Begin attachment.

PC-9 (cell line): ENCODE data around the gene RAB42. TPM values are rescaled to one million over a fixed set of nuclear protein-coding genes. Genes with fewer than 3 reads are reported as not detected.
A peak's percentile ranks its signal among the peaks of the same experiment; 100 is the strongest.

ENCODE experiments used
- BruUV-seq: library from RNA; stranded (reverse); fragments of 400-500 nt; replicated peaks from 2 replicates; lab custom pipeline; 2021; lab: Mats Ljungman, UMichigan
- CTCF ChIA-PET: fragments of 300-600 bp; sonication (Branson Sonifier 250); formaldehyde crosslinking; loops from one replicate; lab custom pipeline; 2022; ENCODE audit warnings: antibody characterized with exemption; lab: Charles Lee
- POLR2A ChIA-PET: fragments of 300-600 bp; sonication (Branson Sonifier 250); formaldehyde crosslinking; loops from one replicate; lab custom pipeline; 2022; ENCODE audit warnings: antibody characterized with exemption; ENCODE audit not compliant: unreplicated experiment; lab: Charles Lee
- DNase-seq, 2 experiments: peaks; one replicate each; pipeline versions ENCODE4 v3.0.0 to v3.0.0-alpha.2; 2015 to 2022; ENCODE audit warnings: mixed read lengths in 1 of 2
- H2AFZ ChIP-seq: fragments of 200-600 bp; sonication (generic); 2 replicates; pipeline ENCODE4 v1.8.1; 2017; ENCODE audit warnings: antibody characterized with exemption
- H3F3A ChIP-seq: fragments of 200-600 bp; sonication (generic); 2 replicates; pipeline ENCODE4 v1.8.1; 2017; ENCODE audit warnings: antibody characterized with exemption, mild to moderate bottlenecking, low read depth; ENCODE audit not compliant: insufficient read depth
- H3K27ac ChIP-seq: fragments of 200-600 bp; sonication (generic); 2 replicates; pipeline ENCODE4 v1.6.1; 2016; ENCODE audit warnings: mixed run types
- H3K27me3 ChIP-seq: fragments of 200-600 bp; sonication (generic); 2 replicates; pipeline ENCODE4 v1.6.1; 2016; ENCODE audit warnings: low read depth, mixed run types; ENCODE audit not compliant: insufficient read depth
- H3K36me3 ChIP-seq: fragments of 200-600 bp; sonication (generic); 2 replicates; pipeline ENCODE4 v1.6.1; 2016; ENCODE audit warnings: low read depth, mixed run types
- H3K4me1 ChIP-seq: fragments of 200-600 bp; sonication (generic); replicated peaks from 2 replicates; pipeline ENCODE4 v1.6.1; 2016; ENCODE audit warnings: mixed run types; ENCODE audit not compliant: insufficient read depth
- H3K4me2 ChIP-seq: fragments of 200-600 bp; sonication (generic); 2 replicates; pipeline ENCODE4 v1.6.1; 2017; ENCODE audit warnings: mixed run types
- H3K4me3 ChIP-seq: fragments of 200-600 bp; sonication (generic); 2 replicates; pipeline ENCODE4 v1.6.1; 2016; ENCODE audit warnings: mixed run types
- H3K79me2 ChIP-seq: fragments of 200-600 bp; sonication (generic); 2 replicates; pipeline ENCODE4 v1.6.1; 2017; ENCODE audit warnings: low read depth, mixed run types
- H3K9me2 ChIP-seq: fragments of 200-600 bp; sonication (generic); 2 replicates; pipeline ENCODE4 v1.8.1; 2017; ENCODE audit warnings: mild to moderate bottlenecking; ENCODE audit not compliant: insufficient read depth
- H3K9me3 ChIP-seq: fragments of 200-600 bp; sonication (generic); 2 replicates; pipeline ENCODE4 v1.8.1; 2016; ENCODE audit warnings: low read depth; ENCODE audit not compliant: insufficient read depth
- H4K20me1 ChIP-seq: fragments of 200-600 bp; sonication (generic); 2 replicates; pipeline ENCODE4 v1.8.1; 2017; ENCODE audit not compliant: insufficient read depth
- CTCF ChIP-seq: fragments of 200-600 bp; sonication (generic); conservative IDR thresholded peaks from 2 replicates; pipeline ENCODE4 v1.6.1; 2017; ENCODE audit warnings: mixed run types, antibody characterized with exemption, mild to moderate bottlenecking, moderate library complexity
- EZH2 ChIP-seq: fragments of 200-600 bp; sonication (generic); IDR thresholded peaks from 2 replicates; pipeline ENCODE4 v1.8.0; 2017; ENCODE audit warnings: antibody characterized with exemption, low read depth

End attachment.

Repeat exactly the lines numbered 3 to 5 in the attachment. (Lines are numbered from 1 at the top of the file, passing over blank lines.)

ENCODE experiments used
- BruUV-seq: library from RNA; stranded (reverse); fragments of 400-500 nt; replicated peaks from 2 replicates; lab custom pipeline; 2021; lab: Mats Ljungman, UMichigan
- CTCF ChIA-PET: fragments of 300-600 bp; sonication (Branson Sonifier 250); formaldehyde crosslinking; loops from one replicate; lab custom pipeline; 2022; ENCODE audit warnings: antibody characterized with exemption; lab: Charles Lee